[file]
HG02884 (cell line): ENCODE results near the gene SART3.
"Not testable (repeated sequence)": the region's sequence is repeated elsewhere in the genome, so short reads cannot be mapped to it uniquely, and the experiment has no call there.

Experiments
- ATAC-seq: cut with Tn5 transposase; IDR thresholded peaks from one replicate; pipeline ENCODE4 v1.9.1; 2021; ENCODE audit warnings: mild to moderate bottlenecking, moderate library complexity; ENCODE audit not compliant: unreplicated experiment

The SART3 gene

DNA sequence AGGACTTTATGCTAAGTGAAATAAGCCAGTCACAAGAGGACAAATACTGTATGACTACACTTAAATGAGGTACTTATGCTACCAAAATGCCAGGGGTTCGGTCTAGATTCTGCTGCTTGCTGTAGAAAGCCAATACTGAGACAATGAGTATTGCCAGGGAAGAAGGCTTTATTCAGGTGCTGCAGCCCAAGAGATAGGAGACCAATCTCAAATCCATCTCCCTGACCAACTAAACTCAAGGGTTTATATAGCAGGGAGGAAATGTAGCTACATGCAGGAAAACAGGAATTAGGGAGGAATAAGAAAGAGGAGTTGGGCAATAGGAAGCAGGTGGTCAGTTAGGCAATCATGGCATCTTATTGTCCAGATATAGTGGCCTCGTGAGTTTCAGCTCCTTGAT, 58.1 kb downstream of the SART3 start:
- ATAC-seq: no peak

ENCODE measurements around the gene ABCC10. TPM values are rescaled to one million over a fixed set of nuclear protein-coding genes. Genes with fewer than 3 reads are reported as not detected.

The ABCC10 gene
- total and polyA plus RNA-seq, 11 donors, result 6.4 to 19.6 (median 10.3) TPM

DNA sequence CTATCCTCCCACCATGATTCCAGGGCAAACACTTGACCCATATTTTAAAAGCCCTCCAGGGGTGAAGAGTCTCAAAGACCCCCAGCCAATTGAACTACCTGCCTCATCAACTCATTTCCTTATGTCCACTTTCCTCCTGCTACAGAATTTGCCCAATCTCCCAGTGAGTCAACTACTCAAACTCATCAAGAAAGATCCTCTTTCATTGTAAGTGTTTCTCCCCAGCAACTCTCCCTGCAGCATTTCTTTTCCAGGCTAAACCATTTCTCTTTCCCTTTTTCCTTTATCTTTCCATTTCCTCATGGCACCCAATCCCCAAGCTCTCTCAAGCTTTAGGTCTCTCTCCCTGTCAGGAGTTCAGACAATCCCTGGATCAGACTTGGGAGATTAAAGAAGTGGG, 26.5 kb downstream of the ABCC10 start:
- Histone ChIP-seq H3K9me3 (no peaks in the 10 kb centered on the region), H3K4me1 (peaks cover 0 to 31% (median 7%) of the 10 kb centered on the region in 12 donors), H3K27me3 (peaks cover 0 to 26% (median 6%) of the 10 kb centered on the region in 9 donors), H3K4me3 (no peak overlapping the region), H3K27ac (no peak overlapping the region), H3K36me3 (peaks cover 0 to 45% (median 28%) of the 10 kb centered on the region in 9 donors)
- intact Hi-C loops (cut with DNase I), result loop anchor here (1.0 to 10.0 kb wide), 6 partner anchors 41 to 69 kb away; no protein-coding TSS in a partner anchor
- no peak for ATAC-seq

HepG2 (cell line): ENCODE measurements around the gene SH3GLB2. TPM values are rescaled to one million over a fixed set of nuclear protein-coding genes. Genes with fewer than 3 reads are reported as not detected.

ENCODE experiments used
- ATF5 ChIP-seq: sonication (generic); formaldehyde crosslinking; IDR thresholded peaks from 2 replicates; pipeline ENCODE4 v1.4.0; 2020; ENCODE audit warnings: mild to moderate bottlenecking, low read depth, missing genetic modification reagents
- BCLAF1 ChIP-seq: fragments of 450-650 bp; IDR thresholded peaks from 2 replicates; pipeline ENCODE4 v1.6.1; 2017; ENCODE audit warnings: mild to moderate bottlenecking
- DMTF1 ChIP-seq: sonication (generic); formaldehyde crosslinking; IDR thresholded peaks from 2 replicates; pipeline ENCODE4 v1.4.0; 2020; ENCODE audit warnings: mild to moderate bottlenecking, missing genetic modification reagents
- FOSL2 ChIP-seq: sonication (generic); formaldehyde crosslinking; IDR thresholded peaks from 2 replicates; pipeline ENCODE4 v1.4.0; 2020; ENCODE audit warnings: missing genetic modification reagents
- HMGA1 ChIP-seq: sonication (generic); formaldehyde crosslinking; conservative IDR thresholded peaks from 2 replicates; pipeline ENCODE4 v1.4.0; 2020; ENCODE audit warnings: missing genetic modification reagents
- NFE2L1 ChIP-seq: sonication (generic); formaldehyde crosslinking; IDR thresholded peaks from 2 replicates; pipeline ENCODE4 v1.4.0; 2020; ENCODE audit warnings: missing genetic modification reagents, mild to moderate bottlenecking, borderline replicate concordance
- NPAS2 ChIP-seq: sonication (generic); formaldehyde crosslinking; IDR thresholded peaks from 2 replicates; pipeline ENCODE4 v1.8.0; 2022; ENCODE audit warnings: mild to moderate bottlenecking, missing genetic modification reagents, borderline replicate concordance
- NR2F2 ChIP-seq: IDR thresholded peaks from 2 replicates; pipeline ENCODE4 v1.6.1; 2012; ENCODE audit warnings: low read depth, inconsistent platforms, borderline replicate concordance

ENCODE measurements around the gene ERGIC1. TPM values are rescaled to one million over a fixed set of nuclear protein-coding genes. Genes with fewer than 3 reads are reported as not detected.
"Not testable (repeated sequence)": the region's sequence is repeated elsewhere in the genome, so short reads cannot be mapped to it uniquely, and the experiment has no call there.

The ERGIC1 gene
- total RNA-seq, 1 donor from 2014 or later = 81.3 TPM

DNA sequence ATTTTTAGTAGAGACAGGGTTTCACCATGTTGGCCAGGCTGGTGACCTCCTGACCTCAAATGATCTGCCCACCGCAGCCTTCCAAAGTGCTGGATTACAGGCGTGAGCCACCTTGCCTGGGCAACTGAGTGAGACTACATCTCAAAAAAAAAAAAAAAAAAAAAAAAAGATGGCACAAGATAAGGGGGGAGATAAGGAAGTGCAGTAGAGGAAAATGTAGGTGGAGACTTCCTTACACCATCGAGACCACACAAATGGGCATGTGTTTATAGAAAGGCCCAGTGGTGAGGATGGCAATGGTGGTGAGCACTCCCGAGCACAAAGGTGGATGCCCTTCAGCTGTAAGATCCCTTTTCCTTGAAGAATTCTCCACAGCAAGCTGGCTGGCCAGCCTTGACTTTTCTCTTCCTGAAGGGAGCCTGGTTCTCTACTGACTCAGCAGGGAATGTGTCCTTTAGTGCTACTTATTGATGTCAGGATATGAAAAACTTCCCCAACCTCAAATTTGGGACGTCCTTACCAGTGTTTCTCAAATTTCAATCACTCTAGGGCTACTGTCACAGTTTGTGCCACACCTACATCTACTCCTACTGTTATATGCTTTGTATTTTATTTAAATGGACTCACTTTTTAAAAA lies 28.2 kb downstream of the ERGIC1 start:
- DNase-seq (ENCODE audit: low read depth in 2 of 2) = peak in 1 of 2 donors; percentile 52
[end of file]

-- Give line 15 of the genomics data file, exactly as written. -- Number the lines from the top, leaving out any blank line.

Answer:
HepG2 (cell line): ENCODE measurements around the gene SH3GLB2. TPM values are rescaled to one million over a fixed set of nuclear protein-coding genes. Genes with fewer than 3 reads are reported as not detected.